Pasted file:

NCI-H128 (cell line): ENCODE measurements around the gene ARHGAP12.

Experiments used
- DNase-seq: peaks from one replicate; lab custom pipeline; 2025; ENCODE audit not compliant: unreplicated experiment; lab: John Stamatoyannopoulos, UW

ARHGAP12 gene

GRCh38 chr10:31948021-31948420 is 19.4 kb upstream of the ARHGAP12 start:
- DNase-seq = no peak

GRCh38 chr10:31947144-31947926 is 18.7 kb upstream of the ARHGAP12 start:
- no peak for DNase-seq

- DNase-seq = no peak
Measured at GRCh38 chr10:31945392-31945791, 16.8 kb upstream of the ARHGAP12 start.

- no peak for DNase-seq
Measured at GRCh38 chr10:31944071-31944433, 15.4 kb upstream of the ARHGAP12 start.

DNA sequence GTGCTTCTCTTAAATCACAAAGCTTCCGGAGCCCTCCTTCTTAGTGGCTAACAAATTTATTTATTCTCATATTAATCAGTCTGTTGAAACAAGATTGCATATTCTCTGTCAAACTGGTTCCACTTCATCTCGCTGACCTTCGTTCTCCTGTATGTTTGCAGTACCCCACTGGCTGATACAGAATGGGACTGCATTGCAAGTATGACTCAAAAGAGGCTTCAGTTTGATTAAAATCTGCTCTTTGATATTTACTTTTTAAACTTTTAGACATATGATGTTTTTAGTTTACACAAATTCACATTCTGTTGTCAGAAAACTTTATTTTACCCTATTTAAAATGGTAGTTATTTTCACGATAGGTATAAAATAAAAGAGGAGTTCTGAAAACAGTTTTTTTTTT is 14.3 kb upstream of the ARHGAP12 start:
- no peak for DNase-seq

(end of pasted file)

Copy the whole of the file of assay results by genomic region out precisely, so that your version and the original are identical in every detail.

NCI-H128 (cell line): ENCODE measurements around the gene ARHGAP12.

Experiments used
- DNase-seq: peaks from one replicate; lab custom pipeline; 2025; ENCODE audit not compliant: unreplicated experiment; lab: John Stamatoyannopoulos, UW

ARHGAP12 gene

GRCh38 chr10:31948021-31948420 is 19.4 kb upstream of the ARHGAP12 start:
- DNase-seq = no peak

GRCh38 chr10:31947144-31947926 is 18.7 kb upstream of the ARHGAP12 start:
- no peak for DNase-seq

- DNase-seq = no peak
Measured at GRCh38 chr10:31945392-31945791, 16.8 kb upstream of the ARHGAP12 start.

- no peak for DNase-seq
Measured at GRCh38 chr10:31944071-31944433, 15.4 kb upstream of the ARHGAP12 start.

DNA sequence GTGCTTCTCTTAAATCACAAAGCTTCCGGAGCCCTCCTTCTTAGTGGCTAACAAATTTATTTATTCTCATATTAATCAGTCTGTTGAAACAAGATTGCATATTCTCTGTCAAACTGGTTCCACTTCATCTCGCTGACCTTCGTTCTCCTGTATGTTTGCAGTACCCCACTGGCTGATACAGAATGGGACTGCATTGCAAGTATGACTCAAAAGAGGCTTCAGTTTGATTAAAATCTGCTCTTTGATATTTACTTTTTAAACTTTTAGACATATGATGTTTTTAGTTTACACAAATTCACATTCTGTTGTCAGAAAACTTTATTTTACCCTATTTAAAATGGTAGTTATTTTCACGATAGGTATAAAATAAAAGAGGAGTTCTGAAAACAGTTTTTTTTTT is 14.3 kb upstream of the ARHGAP12 start:
- no peak for DNase-seq